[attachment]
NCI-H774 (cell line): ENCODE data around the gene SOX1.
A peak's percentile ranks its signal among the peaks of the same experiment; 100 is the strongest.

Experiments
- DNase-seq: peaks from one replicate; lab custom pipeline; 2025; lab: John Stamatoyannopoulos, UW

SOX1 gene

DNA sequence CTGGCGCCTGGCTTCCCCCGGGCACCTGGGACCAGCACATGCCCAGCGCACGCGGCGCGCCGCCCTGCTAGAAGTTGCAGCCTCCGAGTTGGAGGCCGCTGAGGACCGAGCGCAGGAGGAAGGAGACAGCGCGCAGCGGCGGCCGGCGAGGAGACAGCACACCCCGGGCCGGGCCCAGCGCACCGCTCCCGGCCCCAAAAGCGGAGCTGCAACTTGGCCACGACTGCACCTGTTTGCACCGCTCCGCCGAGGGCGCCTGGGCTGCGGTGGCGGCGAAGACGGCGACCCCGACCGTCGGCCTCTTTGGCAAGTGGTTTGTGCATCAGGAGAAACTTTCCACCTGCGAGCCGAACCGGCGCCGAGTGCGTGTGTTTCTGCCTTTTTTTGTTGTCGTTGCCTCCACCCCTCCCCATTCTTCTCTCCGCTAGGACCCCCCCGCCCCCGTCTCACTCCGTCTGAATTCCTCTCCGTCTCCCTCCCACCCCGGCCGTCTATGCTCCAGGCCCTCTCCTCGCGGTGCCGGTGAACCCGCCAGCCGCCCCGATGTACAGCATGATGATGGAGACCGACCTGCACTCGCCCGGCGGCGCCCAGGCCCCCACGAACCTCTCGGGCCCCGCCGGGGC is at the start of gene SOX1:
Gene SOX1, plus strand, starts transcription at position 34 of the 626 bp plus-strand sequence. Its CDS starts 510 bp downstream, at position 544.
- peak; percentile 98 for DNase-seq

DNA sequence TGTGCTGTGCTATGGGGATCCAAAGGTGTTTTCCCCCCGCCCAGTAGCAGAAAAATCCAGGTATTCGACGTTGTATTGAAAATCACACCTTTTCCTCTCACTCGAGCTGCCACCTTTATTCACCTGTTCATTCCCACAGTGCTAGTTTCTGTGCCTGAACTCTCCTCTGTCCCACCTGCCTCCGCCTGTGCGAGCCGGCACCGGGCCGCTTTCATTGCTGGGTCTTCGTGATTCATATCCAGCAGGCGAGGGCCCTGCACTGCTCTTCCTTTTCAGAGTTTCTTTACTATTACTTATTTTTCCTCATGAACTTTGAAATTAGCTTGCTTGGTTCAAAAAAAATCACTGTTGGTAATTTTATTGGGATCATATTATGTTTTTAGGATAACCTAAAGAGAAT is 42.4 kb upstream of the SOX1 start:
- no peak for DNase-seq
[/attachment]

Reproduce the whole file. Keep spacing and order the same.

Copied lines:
NCI-H774 (cell line): ENCODE data around the gene SOX1.
A peak's percentile ranks its signal among the peaks of the same experiment; 100 is the strongest.

Experiments
- DNase-seq: peaks from one replicate; lab custom pipeline; 2025; lab: John Stamatoyannopoulos, UW

SOX1 gene

DNA sequence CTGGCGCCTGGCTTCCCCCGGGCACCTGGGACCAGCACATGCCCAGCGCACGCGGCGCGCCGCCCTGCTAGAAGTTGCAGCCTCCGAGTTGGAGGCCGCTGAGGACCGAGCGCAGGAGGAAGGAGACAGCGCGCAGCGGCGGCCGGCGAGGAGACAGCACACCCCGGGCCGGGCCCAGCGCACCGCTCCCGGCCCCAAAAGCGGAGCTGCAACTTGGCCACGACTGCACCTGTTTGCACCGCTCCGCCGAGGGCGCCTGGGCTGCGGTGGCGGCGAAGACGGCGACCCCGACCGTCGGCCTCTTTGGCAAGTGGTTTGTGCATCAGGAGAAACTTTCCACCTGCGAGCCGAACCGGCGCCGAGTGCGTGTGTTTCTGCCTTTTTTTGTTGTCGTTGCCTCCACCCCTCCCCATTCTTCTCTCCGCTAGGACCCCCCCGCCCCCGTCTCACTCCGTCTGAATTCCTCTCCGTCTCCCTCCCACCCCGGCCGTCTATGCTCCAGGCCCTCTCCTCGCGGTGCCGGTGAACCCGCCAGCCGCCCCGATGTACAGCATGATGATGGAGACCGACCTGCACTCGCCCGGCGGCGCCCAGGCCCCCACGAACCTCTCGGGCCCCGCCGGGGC is at the start of gene SOX1:
Gene SOX1, plus strand, starts transcription at position 34 of the 626 bp plus-strand sequence. Its CDS starts 510 bp downstream, at position 544.
- peak; percentile 98 for DNase-seq

DNA sequence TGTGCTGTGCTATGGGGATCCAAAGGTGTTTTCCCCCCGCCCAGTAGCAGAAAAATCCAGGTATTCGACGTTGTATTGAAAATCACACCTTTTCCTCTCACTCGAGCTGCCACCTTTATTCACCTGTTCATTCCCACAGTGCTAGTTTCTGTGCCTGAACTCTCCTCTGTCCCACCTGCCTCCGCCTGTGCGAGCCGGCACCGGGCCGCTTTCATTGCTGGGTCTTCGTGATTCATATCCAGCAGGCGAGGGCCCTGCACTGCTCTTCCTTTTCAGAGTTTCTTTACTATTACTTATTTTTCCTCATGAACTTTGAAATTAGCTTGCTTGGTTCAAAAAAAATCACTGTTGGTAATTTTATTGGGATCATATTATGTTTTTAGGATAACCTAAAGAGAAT is 42.4 kb upstream of the SOX1 start:
- no peak for DNase-seq